Acting on situations, not reacting to situations.

Lessons from the Australian Defence Force

The Agile Manifesto Values and my military training have many correlations. For example, Working Software or Solutions Over Comprehensive Documentation”.

The military is well known for its rigorous requirements, countless forms and demanding policies. These arduous expectations require you to provide precise and accurate information in your submission if you are hoping for approval and sign off. But, is this really how the modern military operates?

I’m glad to say in my experience today’s military teaches and adheres to a more modern and agile approach. Let me take you through a real life scenario to explain.

As an Australian soldier in my first posting (to Darwin) I found myself on my way to my first deployment in a matter of months. As a newly trained Signalman I attended force preparation for a peacekeeping mission in East Timor. The posting were between Dili (the capitol) and Maliana (rural/jungle) and when the helicopter landed, I was in Maliana, just a few kilometres from the Indonesian border. Our mission was simple, to maintain the network communications between Maliana, Dili and Australia – in the warm tropical weather – not ideal for IT hardware.

East Timor countryside near Moliana and the Indonesian border (Op Spire)

For the most part, days were filled by tasks and training and all was quiet… ‘till one night…just as we set out to prepare the evening’s situation report, we noticed the ‘blue screen of death’. It was determined by our Section Commander that our server had packed it in. This was the worst-case scenario as we were now dark. All communications via the network were down.

We had two options:

  1. Start the paperwork to order a new server to be delivered from Australia, or
  2. Rebuild the system

…this was a simple agile decision – working hardware had a higher value over comprehensive documentation.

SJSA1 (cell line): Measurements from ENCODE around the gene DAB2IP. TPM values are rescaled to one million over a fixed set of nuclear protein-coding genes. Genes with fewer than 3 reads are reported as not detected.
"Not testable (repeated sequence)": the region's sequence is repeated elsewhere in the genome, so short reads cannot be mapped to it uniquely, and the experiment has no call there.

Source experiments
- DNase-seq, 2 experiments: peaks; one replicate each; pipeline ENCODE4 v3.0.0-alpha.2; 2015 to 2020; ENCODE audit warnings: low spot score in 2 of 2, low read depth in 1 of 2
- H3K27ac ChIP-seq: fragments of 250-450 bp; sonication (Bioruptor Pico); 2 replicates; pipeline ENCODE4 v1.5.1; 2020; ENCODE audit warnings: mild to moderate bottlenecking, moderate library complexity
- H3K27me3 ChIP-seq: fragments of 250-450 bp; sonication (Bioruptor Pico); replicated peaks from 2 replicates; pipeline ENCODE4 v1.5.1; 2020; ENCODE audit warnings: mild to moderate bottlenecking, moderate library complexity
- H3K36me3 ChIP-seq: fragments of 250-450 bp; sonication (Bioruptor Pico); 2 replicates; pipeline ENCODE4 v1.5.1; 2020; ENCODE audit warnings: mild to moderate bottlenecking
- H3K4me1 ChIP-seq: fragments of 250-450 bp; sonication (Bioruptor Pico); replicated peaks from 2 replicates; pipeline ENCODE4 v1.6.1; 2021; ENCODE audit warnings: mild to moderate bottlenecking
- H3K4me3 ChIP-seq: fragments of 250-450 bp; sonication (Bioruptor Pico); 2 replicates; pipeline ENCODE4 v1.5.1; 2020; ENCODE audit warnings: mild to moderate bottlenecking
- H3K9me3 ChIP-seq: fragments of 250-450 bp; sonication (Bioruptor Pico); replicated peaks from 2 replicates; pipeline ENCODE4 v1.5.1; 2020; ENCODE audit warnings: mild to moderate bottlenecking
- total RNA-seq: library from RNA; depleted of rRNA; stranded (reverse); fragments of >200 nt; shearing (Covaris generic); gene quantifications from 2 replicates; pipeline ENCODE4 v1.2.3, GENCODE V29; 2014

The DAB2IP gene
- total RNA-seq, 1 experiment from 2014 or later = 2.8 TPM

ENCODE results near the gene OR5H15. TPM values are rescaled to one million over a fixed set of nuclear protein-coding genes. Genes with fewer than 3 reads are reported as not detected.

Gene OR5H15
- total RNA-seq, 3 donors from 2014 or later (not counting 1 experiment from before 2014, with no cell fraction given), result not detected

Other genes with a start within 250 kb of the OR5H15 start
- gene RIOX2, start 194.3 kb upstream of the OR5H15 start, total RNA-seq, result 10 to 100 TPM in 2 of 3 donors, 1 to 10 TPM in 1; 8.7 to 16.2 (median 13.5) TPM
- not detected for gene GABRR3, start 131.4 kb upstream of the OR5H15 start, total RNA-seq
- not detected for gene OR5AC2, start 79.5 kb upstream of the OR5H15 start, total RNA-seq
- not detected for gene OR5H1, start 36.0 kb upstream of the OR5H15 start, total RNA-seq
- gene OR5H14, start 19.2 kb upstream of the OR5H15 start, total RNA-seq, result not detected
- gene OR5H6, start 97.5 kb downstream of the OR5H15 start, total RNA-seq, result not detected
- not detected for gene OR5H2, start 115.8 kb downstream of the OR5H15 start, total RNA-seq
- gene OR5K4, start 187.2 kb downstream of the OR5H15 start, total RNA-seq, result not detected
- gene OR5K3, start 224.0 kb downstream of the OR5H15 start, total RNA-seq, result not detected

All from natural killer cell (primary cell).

From here we all jumped into action.

  • Our Sergeant jumped on the radio and put in a verbal ‘SITREP’ – notifying our commander of our situation and our decision for a course of action.
  • A few us started to scavenge boxes and crates for any spare hard drives.
  • Some got started on working on the server.

One by one, we found spare working hardware, rebuilt the server and started the arduous ‘back-up’ procedure.

As the East Timor sun began to rise and roosters crowed, we all stood there wide awake, watching the progress bar climb to 100%. With our breath held, we fired up the computer to the server to see if it was working ….to everyone’s relief it was!!

As a Signalman on deployment our ‘work area’ was nicknamed the Chook Pen…so we bought some chooks and a rooster and made it official.

A week later we did get a new server. It did require a bit of comprehensive documentation and we made sure it had ‘just enough’ information. After all, we had more important work to do and didn’t want to be bogged down by paperwork for the sake of paperwork.

I quote, “The ‘Land Warfare Doctrine 6.0 Signals’ sites – Commanders control the network (the what) but the decentralised execution (the how) allows for the local, direct management of assigned signals assets…This allows freedom of action at lower levels thereby increasing agility.”

So, as you move with purpose throughout your day, be sure you value ideas and solutions the team deliver and don’t get buried in the paperwork.

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